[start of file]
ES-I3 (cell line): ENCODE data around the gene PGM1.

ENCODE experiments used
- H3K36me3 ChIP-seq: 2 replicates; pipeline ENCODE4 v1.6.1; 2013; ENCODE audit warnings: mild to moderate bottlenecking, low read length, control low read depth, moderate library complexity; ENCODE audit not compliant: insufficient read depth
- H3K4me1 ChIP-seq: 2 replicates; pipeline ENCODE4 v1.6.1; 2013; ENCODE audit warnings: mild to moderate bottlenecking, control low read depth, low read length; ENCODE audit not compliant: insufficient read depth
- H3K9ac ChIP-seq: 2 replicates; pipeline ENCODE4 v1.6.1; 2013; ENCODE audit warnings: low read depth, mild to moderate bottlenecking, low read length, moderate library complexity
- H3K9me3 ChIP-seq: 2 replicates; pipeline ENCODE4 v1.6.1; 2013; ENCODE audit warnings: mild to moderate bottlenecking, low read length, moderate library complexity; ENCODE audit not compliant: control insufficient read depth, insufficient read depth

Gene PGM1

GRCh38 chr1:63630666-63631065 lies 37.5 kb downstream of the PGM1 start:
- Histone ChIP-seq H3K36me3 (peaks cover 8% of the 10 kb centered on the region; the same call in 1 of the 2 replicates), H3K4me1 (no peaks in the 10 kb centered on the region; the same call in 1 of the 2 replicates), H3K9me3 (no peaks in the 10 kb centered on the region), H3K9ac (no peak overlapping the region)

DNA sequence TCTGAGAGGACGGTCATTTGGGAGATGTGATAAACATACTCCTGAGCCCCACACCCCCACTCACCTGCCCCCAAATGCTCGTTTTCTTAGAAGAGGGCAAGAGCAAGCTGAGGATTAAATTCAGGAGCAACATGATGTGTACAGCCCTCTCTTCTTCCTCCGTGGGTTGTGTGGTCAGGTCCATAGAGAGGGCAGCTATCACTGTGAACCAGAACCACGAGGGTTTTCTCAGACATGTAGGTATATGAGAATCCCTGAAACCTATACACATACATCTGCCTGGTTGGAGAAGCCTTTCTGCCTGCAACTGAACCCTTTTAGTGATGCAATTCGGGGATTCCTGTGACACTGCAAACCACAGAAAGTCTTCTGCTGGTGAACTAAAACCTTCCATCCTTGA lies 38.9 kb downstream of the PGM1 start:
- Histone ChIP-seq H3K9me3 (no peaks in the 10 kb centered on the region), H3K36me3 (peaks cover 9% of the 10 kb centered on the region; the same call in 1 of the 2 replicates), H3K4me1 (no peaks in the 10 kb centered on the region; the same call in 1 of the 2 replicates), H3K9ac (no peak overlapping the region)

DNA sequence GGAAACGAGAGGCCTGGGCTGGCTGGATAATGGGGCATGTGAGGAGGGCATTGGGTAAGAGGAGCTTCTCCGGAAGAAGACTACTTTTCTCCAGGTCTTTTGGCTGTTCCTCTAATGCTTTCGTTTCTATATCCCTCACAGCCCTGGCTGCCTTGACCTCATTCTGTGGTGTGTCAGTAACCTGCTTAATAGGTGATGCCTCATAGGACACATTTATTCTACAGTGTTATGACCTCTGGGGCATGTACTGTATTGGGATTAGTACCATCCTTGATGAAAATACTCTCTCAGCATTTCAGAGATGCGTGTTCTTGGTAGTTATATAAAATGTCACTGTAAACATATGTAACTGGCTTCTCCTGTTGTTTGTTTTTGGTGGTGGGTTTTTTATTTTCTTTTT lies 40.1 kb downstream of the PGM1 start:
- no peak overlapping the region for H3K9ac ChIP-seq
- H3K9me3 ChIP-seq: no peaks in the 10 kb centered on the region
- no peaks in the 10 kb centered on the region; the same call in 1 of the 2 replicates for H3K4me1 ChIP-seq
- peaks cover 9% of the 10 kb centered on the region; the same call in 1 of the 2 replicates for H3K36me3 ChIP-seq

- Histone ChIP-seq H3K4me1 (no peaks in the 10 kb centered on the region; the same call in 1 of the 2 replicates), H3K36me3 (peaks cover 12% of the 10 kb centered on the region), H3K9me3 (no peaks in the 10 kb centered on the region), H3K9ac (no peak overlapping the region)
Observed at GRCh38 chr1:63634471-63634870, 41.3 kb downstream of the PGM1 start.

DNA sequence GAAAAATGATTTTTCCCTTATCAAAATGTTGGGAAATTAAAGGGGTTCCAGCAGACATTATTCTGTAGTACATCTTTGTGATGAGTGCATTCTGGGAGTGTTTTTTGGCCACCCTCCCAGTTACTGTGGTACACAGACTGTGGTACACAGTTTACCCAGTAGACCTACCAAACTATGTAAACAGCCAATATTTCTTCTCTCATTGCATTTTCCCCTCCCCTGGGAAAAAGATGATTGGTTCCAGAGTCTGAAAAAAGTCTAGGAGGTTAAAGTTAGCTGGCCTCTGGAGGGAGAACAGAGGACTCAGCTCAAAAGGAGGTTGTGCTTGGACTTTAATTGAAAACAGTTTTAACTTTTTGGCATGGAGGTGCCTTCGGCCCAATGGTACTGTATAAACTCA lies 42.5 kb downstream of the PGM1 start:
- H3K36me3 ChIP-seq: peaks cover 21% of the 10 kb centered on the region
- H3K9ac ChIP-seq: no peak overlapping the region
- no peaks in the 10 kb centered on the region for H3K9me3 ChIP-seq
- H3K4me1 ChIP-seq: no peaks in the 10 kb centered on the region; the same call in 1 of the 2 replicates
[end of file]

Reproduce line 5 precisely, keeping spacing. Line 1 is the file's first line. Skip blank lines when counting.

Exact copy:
- H3K9ac ChIP-seq: 2 replicates; pipeline ENCODE4 v1.6.1; 2013; ENCODE audit warnings: low read depth, mild to moderate bottlenecking, low read length, moderate library complexity